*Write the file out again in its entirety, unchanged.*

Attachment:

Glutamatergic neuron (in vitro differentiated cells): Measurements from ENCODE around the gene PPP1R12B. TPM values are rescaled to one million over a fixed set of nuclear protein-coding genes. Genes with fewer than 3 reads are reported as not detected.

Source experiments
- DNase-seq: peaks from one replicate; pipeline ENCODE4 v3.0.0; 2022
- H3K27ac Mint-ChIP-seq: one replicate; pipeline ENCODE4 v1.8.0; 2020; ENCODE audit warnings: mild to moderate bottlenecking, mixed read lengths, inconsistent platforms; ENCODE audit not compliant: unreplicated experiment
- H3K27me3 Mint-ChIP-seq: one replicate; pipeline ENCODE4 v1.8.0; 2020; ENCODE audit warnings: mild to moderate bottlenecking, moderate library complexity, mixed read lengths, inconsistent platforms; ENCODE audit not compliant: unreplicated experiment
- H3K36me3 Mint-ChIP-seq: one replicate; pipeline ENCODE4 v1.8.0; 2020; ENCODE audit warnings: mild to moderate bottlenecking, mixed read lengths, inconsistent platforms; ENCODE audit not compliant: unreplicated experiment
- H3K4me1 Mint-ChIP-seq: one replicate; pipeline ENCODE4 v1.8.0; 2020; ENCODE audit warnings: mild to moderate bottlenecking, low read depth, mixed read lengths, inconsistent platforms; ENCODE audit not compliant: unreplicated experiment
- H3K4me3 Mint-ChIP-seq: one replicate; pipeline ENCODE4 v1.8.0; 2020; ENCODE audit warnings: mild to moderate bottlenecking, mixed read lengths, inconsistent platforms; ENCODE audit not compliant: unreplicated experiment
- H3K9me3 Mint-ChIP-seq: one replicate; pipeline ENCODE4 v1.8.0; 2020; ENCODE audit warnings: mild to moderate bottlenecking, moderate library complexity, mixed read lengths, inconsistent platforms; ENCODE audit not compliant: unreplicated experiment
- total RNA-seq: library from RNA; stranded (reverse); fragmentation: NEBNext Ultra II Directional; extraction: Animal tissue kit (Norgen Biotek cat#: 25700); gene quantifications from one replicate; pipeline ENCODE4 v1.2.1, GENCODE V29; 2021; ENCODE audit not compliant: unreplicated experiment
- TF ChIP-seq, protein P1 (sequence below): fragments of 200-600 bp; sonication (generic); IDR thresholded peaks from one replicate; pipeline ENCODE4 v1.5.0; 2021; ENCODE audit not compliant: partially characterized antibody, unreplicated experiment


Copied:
Glutamatergic neuron (in vitro differentiated cells): Measurements from ENCODE around the gene PPP1R12B. TPM values are rescaled to one million over a fixed set of nuclear protein-coding genes. Genes with fewer than 3 reads are reported as not detected.

Source experiments
- DNase-seq: peaks from one replicate; pipeline ENCODE4 v3.0.0; 2022
- H3K27ac Mint-ChIP-seq: one replicate; pipeline ENCODE4 v1.8.0; 2020; ENCODE audit warnings: mild to moderate bottlenecking, mixed read lengths, inconsistent platforms; ENCODE audit not compliant: unreplicated experiment
- H3K27me3 Mint-ChIP-seq: one replicate; pipeline ENCODE4 v1.8.0; 2020; ENCODE audit warnings: mild to moderate bottlenecking, moderate library complexity, mixed read lengths, inconsistent platforms; ENCODE audit not compliant: unreplicated experiment
- H3K36me3 Mint-ChIP-seq: one replicate; pipeline ENCODE4 v1.8.0; 2020; ENCODE audit warnings: mild to moderate bottlenecking, mixed read lengths, inconsistent platforms; ENCODE audit not compliant: unreplicated experiment
- H3K4me1 Mint-ChIP-seq: one replicate; pipeline ENCODE4 v1.8.0; 2020; ENCODE audit warnings: mild to moderate bottlenecking, low read depth, mixed read lengths, inconsistent platforms; ENCODE audit not compliant: unreplicated experiment
- H3K4me3 Mint-ChIP-seq: one replicate; pipeline ENCODE4 v1.8.0; 2020; ENCODE audit warnings: mild to moderate bottlenecking, mixed read lengths, inconsistent platforms; ENCODE audit not compliant: unreplicated experiment
- H3K9me3 Mint-ChIP-seq: one replicate; pipeline ENCODE4 v1.8.0; 2020; ENCODE audit warnings: mild to moderate bottlenecking, moderate library complexity, mixed read lengths, inconsistent platforms; ENCODE audit not compliant: unreplicated experiment
- total RNA-seq: library from RNA; stranded (reverse); fragmentation: NEBNext Ultra II Directional; extraction: Animal tissue kit (Norgen Biotek cat#: 25700); gene quantifications from one replicate; pipeline ENCODE4 v1.2.1, GENCODE V29; 2021; ENCODE audit not compliant: unreplicated experiment
- TF ChIP-seq, protein P1 (sequence below): fragments of 200-600 bp; sonication (generic); IDR thresholded peaks from one replicate; pipeline ENCODE4 v1.5.0; 2021; ENCODE audit not compliant: partially characterized antibody, unreplicated experiment